You then shake off the past, take another deep breath, and hit send. After pacing for a few hours, or sometimes days, this stranger surprises you with a response and reluctantly says, "Sure, I can take a look at your book." You can hear the caution in their voice, but you bypass any budding doubt and rush to the post office before either of you can change your mind. You give your package a final squeeze of adoration and wish it well on its journey.


Then comes the aggravating anticipation of waiting for your book to be completely read. This is always the worst part, and completely your fault. You know full well that you wrote a ton and that the process of flipping through all of those densely packed pages will take time, but it doesn't make waiting any easier.


Finally, weeks later, or most times, months, you get the email that they're done. They've read your book and posted their "honest" opinion online for the entire world to see. They send you a link and your entire body freezes. You stare at the neon blue hyperlink before you as your knees starts to shake under the table. You run your fingers through your bangs and shake your head, fighting all of the discouraging "what if's" that inevitably haunt all of us at some point. You then think of how someone very special to you used to push you through these scary moments by reminding you to, "Be brave." You smile, also remembering that that was the last line of dialogue in your book, then click on the link to meet your fate.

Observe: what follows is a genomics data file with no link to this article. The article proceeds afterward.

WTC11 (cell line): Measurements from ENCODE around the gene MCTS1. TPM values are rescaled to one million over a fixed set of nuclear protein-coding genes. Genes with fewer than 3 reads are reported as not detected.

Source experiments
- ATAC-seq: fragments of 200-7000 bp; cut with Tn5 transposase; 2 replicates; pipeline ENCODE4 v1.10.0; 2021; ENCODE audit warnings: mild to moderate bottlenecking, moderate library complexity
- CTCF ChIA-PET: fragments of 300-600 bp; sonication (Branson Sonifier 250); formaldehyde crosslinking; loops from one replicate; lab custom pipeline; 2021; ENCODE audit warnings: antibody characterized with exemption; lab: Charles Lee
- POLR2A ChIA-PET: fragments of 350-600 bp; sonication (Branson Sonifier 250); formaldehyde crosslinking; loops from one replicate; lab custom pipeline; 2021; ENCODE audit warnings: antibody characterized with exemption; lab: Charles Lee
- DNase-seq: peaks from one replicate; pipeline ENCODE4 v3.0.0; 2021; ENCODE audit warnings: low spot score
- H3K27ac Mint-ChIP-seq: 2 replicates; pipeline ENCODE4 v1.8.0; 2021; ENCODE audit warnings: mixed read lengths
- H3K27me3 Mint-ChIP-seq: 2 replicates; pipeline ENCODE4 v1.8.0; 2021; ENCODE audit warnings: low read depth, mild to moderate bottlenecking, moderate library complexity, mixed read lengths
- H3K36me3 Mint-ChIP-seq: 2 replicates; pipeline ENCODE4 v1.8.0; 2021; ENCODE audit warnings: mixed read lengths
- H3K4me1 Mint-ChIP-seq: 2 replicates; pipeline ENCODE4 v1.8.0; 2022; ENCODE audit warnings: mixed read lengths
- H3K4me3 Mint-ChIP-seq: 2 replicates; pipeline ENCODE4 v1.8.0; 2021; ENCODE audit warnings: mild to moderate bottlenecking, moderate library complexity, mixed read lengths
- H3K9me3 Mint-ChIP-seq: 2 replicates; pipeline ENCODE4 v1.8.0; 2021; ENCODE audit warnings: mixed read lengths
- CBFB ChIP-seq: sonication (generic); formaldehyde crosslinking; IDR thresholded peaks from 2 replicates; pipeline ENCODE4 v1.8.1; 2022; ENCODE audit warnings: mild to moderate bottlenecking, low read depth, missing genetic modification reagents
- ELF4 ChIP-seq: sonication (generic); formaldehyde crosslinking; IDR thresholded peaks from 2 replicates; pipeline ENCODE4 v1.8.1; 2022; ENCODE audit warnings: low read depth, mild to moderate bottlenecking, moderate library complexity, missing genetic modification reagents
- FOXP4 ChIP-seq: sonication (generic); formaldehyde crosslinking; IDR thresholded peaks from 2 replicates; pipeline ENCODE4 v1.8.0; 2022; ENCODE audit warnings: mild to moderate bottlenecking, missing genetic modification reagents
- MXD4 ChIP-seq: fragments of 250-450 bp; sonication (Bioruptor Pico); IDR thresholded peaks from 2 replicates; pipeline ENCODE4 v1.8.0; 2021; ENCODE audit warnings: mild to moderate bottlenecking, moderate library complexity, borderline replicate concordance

You rush through every sentence of the review, making note of the feedback they've offered, half-ignoring the rewrite of the synopsis, and frantically looking for the first sign that they may have gotten the message you worked so hard to convey. And then that's when you see it..."I don't know how she did it, but Mendivel..."



There it is.

The feelings.

The subjective and visceral reactions.

The revelation that you have somehow just connected with this person you have never met...and offered them a way of looking at the world that makes them feel heard, too. Because that's all that ever matters in this life, to be able to connect with other people in a lasting and meaningful way.


And that is when hope creeps backs in. Hope that this review, and the several others steadily rolling in, will build enough evidence for the literary world to realize that there is a novel out there that is alive and breathing in the human condition.


But not because you need to be a NYT best seller (yet), but because then it would mean more kids would have access to it. Even kiddos without trauma that are just struggling to be themselves would be able to see that they aren't alone in their experiences. And so you go back to daydreaming about how big everything could actually be...and know somewhere, deep down, that it's all going to work out.


Thank you to Kait for her gorgeous photo of Sam's Theory and recent review on 3000MilesofMe.com. May we all have the continued courage to become who we are fully capable of becoming.